Despite having enough doses for all, just 35 per cent of Canadians boosted
Canada has enough supply of COVID-19 vaccines to offer booster doses to all who are eligible, though so far just 35 per cent of Canadians have received their third shot, according to the federal health minister.
“We must continue to accelerate our vaccination efforts to trend towards universal coverage,” Health Minister Jean-Yves Duclos said Wednesday, alongside Prime Minister Justin Trudeau during an update on the federal government’s COVID-19 response.
Health Canada has authorized booster doses of the Pfizer-BioNTech and Moderna mRNA vaccines to be offered to anyone 18 and older, at least six months after the primary vaccine course. As has been the case throughout the pandemic, decisions about the rollout and who has been given priority access to boosters is up to the provinces and territories.
Across the country, booster doses are being offered to adults aged 18 and above, after initial priority was given to certain high-risk groups in most provinces, though in some regions appointments have been harder to come by.
While the National Advisory Committee on Immunization (NACI) has suggested boosters be given at least six months after the second dose, some provinces have opted to shorten the interval between second and third shots. Certain regions have also started offering fourth doses to certain people who are immunocompromised.
During the press conference the prime minister also made note of a lagging uptake so far in COVID-19 vaccines among children ages five to 12. According to the government, 48 per cent of children in this age group have received at least their first dose.
“We know as we get back to school, as kids are re-engaging, parents are worried about the health of their kids. Therefore, get them vaccinated. The vaccination rate for kids five to 12 is too low in Canada,” he said.
“Which means not only are kids more vulnerable, but all of society. Whether it's teachers, whether it's grandparents, whether its frontline health workers risking getting overwhelmed when those people start to get sick. We need to do what's right… That means getting our kids vaccinated, it is safe and effective and the right way to get through this pandemic,” Trudeau said.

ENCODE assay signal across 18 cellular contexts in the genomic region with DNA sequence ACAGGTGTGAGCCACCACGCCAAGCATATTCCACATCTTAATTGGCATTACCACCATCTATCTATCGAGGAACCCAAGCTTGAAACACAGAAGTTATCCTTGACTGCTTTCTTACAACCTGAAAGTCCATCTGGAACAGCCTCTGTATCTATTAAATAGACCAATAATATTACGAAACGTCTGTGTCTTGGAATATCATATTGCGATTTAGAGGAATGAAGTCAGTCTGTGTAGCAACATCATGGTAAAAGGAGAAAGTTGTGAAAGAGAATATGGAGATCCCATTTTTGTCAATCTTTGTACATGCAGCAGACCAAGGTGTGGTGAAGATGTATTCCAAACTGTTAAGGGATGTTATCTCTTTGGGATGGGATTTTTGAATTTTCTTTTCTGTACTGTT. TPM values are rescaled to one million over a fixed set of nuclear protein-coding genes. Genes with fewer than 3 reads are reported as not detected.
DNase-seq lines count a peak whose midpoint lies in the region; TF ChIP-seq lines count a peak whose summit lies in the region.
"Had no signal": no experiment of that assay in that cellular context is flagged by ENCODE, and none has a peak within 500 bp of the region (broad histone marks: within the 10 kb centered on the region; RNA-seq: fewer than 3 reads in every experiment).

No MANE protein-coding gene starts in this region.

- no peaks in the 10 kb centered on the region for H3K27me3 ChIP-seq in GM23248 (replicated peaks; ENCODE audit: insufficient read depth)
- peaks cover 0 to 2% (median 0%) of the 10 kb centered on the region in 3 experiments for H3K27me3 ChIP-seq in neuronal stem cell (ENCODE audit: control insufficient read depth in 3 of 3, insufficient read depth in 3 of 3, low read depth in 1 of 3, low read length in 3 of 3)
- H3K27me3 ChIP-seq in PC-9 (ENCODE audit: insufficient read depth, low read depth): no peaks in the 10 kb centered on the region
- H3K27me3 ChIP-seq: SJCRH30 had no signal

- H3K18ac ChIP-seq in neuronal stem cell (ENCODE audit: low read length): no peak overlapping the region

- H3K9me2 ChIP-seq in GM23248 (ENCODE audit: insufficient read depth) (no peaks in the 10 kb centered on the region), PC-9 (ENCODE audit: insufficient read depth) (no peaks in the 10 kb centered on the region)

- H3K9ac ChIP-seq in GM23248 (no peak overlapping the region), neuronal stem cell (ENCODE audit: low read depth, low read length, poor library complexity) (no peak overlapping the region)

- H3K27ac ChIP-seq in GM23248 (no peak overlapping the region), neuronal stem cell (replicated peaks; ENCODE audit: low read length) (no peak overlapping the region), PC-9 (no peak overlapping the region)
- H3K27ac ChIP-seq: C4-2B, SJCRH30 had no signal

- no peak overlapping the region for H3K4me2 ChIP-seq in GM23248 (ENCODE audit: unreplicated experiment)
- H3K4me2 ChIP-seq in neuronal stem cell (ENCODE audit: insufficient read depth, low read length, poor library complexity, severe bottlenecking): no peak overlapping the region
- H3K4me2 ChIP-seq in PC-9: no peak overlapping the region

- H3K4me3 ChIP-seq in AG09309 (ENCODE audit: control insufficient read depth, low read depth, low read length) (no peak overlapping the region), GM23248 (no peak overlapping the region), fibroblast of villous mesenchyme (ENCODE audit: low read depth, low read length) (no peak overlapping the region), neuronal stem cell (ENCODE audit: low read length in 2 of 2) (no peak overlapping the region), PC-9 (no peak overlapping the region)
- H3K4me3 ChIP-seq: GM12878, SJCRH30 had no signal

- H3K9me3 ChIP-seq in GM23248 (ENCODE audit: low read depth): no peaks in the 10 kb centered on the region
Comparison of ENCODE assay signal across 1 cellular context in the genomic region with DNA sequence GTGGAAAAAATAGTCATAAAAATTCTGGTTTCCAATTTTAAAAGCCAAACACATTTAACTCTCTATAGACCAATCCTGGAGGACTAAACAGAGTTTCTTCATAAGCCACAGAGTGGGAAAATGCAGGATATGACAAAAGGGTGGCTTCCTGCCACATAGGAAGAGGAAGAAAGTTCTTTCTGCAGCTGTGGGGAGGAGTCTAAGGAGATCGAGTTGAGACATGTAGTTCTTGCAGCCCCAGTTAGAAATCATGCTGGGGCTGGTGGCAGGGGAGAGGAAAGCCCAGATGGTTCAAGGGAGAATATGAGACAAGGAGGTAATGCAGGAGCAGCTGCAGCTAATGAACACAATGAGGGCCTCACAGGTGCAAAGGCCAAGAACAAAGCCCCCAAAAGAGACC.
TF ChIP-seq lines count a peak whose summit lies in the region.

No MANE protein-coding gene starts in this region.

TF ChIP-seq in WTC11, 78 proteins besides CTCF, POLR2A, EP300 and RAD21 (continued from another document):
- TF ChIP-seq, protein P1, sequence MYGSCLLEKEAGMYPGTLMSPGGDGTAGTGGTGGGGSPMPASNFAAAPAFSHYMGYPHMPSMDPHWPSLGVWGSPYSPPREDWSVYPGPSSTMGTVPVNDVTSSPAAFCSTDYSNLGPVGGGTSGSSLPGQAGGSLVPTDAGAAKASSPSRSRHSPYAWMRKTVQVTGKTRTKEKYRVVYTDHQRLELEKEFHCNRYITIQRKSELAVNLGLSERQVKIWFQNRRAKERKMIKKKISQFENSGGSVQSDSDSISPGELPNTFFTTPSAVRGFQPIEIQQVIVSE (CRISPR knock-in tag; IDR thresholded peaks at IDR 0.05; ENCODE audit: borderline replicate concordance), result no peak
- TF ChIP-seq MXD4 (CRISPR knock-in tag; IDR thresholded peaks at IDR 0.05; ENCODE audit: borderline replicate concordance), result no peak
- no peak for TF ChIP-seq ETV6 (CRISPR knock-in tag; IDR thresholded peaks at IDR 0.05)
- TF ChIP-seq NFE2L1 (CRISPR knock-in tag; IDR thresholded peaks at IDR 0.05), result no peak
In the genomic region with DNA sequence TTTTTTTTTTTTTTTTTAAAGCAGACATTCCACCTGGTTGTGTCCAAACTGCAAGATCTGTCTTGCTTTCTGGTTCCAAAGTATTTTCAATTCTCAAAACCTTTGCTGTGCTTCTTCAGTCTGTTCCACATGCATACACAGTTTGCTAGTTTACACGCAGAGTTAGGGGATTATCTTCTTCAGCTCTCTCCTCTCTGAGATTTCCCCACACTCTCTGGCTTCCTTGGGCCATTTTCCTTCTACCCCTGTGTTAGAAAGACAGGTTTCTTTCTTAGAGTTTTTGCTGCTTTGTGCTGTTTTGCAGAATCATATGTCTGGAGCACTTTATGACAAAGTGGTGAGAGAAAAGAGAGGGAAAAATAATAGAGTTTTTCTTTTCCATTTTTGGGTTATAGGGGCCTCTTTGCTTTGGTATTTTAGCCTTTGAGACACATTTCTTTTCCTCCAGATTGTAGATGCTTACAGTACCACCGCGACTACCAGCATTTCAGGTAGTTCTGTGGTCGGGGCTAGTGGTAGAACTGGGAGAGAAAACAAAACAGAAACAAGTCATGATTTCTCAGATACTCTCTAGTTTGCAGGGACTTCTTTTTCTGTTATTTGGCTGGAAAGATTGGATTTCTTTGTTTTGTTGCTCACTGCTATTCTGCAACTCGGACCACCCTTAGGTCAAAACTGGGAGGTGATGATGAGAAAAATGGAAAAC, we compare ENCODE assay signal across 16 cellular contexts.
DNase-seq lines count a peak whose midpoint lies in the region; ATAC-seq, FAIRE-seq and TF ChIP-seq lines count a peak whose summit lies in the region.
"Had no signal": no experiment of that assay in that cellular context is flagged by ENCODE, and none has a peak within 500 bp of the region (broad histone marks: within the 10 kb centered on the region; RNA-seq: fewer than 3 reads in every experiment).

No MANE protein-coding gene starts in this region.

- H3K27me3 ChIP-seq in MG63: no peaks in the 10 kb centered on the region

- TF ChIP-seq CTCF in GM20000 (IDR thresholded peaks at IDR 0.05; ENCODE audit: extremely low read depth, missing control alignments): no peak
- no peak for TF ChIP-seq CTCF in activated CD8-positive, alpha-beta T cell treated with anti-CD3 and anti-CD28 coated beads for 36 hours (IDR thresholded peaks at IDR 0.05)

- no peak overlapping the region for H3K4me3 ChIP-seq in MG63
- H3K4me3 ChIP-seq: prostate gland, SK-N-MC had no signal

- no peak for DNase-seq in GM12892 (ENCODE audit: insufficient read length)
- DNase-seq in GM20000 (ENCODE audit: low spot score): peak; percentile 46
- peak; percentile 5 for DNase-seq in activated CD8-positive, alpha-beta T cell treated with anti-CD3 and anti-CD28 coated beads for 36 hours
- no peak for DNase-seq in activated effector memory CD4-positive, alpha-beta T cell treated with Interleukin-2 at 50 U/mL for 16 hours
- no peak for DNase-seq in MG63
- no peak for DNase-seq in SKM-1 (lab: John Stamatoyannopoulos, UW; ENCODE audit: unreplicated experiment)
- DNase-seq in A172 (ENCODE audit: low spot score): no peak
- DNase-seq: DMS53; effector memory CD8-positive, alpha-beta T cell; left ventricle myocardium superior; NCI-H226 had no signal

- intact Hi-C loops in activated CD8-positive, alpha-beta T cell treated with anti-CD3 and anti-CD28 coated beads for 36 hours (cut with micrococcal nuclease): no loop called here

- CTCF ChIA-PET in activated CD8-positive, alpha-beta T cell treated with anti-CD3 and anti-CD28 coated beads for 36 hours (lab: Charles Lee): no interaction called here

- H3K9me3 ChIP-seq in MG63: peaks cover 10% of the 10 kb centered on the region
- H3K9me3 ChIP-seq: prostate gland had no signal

He also once again sought to appeal to the approximately 6.5 million Canadians who remain unvaccinated, saying that it’s “better late than never,” to get vaccinated.
“We now have enough doses so that everyone can be vaccinated and even receive a booster dose, so there is no excuse. People must be vaccinated,” Trudeau said in French.
The press conference was held as provinces are waiting for more deliveries of the promised 140 million rapid tests this month, and are sorting out the distribution of the still limited supply of newly authorized at-home antiviral prescription drug treatment for COVID-19.
On Wednesday, Trudeau and Duclos spoke about their outstanding commitments to deliver these tests and treatment courses, but offered no update on accelerated or increased future shipments.
With national modelling projecting that the Omicron wave of COVID-19 infections could peak imminently and restrictions remaining in place across the country, the government indicated no changes to the existing COVID-19 aid programs.
“Though the risk of hospitalization is individually lower for Omicron, the sheer volume of cases will likely keep increasing hospital admissions. These forecasts underscore that we must continue to exercise considerable prudence in order to limit the coming surge,” Duclos said.
“We cannot overstate the importance of individual practices. Let us continue to wear a mask in public places, let us continue to limit our contacts, and most importantly, let us get vaccinated and when eligible get boosted as well.”
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